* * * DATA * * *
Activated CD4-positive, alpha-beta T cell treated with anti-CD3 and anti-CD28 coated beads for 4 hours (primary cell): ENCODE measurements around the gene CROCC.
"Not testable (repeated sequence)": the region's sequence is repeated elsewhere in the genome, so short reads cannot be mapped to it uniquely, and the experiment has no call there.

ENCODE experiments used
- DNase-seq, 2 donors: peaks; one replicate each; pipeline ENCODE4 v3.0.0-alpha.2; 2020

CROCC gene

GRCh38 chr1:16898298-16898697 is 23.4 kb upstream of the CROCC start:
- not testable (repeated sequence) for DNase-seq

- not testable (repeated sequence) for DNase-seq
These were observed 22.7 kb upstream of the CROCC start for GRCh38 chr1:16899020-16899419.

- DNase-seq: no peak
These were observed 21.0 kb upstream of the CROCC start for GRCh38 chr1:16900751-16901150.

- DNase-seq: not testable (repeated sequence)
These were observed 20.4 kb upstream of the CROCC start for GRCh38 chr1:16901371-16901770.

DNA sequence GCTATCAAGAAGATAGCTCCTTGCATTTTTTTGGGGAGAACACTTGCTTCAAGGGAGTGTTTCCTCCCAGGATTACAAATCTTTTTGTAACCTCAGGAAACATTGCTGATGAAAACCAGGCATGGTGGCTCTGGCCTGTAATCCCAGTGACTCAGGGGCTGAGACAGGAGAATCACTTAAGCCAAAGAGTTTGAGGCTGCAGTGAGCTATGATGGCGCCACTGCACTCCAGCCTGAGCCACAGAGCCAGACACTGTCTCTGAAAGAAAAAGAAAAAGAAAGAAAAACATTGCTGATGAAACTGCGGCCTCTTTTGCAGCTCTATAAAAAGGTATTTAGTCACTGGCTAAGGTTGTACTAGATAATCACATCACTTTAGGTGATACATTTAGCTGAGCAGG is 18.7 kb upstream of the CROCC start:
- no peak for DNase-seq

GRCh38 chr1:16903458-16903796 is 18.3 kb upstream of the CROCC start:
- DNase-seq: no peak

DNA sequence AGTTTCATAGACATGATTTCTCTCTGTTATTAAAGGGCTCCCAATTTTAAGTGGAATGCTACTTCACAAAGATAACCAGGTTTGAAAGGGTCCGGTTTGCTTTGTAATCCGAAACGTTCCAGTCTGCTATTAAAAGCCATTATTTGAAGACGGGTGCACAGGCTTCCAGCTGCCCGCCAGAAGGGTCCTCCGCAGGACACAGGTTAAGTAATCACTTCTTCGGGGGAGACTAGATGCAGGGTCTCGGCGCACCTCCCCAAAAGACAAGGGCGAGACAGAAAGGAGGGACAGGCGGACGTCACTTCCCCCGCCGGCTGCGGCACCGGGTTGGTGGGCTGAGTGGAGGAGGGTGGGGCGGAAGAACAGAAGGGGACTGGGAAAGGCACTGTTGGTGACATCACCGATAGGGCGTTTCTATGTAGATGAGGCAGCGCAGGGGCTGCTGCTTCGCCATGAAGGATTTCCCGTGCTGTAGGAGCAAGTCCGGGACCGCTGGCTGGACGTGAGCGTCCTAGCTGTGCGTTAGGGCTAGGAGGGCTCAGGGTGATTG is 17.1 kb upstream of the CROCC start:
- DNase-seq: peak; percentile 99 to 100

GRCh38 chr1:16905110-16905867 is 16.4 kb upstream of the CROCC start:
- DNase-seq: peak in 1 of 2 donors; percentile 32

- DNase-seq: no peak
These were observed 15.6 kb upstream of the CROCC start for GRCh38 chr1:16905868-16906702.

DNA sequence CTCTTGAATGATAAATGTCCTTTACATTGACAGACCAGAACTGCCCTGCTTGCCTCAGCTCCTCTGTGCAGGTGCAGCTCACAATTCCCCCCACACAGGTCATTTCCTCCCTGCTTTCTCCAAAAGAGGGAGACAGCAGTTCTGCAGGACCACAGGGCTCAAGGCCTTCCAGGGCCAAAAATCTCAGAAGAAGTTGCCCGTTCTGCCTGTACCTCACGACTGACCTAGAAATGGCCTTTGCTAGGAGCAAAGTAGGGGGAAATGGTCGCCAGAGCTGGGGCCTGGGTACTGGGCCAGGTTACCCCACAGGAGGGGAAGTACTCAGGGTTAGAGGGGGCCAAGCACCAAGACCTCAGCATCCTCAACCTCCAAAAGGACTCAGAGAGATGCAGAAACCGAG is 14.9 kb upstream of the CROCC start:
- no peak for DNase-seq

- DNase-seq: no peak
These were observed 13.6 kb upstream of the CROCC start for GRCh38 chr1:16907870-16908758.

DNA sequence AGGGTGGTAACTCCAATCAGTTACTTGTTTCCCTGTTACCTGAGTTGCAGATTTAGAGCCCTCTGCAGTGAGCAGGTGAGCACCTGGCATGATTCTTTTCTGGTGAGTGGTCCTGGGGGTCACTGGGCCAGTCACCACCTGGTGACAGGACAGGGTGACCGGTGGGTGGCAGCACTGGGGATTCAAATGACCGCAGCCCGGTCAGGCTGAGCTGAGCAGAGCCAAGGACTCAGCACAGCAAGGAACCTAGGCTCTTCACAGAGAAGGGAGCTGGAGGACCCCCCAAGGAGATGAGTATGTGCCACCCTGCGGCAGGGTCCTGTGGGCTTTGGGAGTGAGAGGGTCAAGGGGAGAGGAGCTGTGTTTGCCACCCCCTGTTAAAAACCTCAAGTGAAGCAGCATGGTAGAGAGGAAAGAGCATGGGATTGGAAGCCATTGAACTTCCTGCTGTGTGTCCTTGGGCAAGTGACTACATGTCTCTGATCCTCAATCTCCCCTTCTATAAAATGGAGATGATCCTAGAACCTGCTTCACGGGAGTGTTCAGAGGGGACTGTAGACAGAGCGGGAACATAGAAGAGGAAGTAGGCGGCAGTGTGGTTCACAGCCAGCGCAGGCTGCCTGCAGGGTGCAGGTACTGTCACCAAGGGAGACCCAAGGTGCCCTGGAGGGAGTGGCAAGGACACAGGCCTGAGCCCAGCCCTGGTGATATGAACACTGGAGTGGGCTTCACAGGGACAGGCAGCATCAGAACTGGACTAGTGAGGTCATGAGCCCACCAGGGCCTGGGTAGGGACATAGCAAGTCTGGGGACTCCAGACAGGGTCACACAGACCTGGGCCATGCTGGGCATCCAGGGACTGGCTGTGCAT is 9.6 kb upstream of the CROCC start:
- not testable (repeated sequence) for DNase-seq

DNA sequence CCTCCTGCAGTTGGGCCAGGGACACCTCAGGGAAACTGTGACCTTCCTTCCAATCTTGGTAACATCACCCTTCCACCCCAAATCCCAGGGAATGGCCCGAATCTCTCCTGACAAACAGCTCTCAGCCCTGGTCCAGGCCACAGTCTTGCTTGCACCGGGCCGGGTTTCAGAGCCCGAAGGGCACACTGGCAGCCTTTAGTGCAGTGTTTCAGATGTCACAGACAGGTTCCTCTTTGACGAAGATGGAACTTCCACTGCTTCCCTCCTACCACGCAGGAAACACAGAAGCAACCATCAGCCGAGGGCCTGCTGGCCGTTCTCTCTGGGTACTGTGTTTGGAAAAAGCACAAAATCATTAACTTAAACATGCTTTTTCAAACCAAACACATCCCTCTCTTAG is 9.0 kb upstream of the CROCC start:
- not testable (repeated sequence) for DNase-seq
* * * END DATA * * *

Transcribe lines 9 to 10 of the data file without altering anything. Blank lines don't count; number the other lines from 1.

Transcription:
These were observed 22.7 kb upstream of the CROCC start for GRCh38 chr1:16899020-16899419.

- DNase-seq: no peak